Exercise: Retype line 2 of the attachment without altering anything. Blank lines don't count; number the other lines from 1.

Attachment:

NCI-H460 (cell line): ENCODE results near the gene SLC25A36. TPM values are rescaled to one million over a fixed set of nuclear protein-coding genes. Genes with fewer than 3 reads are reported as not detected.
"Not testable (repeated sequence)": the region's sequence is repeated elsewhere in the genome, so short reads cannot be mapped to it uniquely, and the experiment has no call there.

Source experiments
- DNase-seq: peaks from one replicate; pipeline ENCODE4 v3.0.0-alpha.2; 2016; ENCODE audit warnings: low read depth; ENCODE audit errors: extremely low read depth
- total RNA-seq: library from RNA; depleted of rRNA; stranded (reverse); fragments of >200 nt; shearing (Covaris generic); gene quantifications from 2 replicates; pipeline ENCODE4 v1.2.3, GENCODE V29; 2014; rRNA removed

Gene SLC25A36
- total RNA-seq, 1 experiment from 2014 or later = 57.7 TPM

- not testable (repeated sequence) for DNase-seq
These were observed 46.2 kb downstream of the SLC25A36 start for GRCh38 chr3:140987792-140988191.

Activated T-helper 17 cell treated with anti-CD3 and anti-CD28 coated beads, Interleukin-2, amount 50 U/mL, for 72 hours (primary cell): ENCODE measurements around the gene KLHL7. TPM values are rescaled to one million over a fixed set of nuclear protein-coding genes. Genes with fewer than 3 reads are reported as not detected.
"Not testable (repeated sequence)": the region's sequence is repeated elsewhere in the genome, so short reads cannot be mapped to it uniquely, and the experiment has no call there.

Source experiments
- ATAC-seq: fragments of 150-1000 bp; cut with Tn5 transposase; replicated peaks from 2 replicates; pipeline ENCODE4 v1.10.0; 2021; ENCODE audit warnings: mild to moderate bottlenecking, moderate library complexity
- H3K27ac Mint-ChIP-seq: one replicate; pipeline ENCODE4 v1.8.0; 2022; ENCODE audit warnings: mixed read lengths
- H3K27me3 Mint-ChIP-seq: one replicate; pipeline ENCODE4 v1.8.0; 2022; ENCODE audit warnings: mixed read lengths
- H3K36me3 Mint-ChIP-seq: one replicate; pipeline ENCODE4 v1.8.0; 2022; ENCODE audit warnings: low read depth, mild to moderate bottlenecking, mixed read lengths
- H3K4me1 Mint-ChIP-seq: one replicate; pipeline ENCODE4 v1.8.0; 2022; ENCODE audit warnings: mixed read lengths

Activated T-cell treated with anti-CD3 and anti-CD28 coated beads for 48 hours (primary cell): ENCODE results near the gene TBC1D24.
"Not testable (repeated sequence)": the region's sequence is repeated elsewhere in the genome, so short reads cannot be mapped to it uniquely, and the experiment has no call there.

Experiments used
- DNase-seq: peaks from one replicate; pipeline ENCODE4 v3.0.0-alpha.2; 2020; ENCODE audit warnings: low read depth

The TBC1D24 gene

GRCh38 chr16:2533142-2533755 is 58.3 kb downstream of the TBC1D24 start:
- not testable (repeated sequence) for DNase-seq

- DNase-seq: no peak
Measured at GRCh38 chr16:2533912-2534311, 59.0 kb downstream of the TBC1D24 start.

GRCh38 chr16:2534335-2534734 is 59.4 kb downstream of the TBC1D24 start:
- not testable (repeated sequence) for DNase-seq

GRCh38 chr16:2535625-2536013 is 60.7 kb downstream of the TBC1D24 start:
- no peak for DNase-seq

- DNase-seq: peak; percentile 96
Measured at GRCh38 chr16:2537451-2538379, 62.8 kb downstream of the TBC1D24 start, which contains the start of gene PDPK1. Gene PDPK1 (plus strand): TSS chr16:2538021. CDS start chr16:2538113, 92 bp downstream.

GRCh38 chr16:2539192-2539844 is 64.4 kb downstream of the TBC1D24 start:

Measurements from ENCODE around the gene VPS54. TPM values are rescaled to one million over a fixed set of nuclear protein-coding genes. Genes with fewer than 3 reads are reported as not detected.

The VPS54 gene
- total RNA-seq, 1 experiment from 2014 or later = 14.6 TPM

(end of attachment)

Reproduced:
"Not testable (repeated sequence)": the region's sequence is repeated elsewhere in the genome, so short reads cannot be mapped to it uniquely, and the experiment has no call there.